Similarly, Thune says, “Piper asserts that there is, in the Bible, ‘no direct dealing with the situation of using lethal force to save family and friend, except in regards to police and military.’ But can he point to the chapter and verse where the Bible deals with police and military using lethal force? No. Because there isn’t one. The assertion that police and military may use lethal force is an application of texts like Romans 13. And so is the assertion that a private citizen may use lethal force!”
Later, Thune writes,
I agree with Piper that Christians should not carry concealed weapons for the purposes of (in the order of his arguments) 1. avenging ourselves, 2. retaliating for unjust treatment, 3. handling hostility, 4. advancing the Christian cause by force, 5. returning evil for evil, or 6. resisting persecution. …
Piper leans heavily on the book of 1 Peter, where Christians are urged to endure unjust suffering. But contextually, that persecution was coming from the government itself. If at some point in the future our government turns with hostility upon Christians and uses the “power of the sword” against us (as did Nero in the first century), then certainly we must bear that suffering without retaliation. Many of our Christian brothers and sisters are doing this right now throughout the world. But it’s a stretch to say: therefore, Christians should lay down while a radicalized terrorist shoots innocent people.
Doug Wilson praises Piper for what he attempts to do in this article: “He is a biblical absolutist, and he is pursuing a tight, systematic, rational argument from the text of Scripture. … I don’t have a doubt in my mind that John will go wherever the argument requires him to go, and he will submit to the text, whatever it says. We need more of that, not less.” He then summarizes his disagreement by interacting with this section of Piper’s article: “I do not know what I would do before this situation [a man assaulting his wife] presents itself with all its innumerable variations of factors. And I would be very slow to condemn a person who chose differently from me.” Here is Wilson’s response:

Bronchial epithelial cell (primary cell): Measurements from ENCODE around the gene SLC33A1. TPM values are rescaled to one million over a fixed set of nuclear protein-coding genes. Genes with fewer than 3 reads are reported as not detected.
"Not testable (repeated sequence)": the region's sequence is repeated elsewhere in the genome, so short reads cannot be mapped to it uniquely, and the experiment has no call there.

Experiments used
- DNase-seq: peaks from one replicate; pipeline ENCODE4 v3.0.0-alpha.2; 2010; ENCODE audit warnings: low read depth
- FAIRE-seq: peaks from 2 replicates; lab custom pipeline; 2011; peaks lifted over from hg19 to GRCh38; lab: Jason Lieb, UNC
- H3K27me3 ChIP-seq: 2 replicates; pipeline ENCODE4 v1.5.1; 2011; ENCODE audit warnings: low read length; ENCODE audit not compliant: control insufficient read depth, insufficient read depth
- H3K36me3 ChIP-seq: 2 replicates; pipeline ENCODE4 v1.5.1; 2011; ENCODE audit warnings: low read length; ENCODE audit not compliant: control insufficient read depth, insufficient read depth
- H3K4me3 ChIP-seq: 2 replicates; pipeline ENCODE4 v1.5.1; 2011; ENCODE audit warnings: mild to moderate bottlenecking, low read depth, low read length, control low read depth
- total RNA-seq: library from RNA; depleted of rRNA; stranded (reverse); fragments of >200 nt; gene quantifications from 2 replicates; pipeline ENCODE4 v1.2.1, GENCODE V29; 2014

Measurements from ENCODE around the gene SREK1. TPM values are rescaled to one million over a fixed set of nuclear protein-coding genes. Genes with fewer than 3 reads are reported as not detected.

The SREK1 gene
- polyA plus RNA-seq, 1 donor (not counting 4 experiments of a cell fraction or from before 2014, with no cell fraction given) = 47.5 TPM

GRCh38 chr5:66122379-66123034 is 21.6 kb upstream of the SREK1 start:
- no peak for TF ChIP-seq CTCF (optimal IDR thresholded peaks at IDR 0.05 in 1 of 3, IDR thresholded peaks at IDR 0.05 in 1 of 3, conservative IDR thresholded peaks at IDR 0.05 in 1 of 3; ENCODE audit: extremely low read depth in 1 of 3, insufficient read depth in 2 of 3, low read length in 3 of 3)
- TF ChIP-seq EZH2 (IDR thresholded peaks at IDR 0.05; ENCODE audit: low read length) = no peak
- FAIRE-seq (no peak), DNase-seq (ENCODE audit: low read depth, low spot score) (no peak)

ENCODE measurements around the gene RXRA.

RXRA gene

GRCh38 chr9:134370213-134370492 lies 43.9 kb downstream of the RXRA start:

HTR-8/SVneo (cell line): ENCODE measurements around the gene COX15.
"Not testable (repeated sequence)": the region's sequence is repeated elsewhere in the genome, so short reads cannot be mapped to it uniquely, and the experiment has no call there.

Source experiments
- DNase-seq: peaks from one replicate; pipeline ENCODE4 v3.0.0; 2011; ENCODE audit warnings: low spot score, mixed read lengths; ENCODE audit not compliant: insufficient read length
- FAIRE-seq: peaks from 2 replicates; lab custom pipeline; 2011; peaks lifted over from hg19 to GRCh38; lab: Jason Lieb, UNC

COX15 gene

Let us say that a member of John Piper’s leadership team shot and killed someone who was violently assaulting his wife. The prosecutor refused to touch the case because he said it was an open and shut case. The response was well within the law, and the force used to stop the assailant was not disproportionate. Let us also say that the man who did this believes that he did the right thing, the only thing that he could have done under those circumstances. He is not apologetic at all. In short, he had a gun on him, and he had that gun because he disagreed with John’s entire approach as outlined in the article. Now what?
The solution is, of course, to continue to study God’s Word and to believe that it contains the wisdom we need to know how to respond.
I would like to commend those who disagreed with Piper in a civil fashion. This is not an issue of first-order doctrine and, for that reason, there is every reason to have the discussion and to have it tactfully. I benefitted a lot from reading and considering the various positions. Between them, they aptly highlighted the complexity of the issue and put forward compelling arguments. This is exactly what the blogosphere can do so well.
As for me, I live in Canada where the laws are very different and so, too, is the relationship between citizens and firearms. For that reason, I have put little thought into the ownership and use of guns and found this discussion quite helpful in forming my thoughts. To tip my cards just a little, I find myself appreciating Piper’s efforts, especially related to demeanor and heart-attitude, but leaning more toward the points made by Wedgeworth and Thune.